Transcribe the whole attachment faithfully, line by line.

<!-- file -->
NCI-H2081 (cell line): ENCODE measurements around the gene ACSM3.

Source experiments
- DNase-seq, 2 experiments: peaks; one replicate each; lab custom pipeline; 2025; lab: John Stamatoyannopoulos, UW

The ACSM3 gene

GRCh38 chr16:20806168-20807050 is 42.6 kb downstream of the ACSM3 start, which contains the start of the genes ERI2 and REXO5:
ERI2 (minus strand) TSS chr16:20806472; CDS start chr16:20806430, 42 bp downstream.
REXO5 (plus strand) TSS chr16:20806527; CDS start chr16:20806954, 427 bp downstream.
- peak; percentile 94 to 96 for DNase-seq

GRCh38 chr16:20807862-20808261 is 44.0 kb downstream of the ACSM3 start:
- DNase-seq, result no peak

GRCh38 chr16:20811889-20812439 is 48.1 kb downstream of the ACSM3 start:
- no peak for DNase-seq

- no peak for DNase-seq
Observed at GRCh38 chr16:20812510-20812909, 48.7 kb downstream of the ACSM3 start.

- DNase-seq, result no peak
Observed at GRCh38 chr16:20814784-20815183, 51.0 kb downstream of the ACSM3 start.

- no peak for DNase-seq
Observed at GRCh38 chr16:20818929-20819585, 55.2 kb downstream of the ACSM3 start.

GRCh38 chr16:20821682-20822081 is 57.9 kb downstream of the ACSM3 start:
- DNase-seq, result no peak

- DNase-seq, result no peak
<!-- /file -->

NCI-H2081 (cell line): ENCODE measurements around the gene ACSM3.

Source experiments
- DNase-seq, 2 experiments: peaks; one replicate each; lab custom pipeline; 2025; lab: John Stamatoyannopoulos, UW

The ACSM3 gene

GRCh38 chr16:20806168-20807050 is 42.6 kb downstream of the ACSM3 start, which contains the start of the genes ERI2 and REXO5:
ERI2 (minus strand) TSS chr16:20806472; CDS start chr16:20806430, 42 bp downstream.
REXO5 (plus strand) TSS chr16:20806527; CDS start chr16:20806954, 427 bp downstream.
- peak; percentile 94 to 96 for DNase-seq

GRCh38 chr16:20807862-20808261 is 44.0 kb downstream of the ACSM3 start:
- DNase-seq, result no peak

GRCh38 chr16:20811889-20812439 is 48.1 kb downstream of the ACSM3 start:
- no peak for DNase-seq

- no peak for DNase-seq
Observed at GRCh38 chr16:20812510-20812909, 48.7 kb downstream of the ACSM3 start.

- DNase-seq, result no peak
Observed at GRCh38 chr16:20814784-20815183, 51.0 kb downstream of the ACSM3 start.

- no peak for DNase-seq
Observed at GRCh38 chr16:20818929-20819585, 55.2 kb downstream of the ACSM3 start.

GRCh38 chr16:20821682-20822081 is 57.9 kb downstream of the ACSM3 start:
- DNase-seq, result no peak

- DNase-seq, result no peak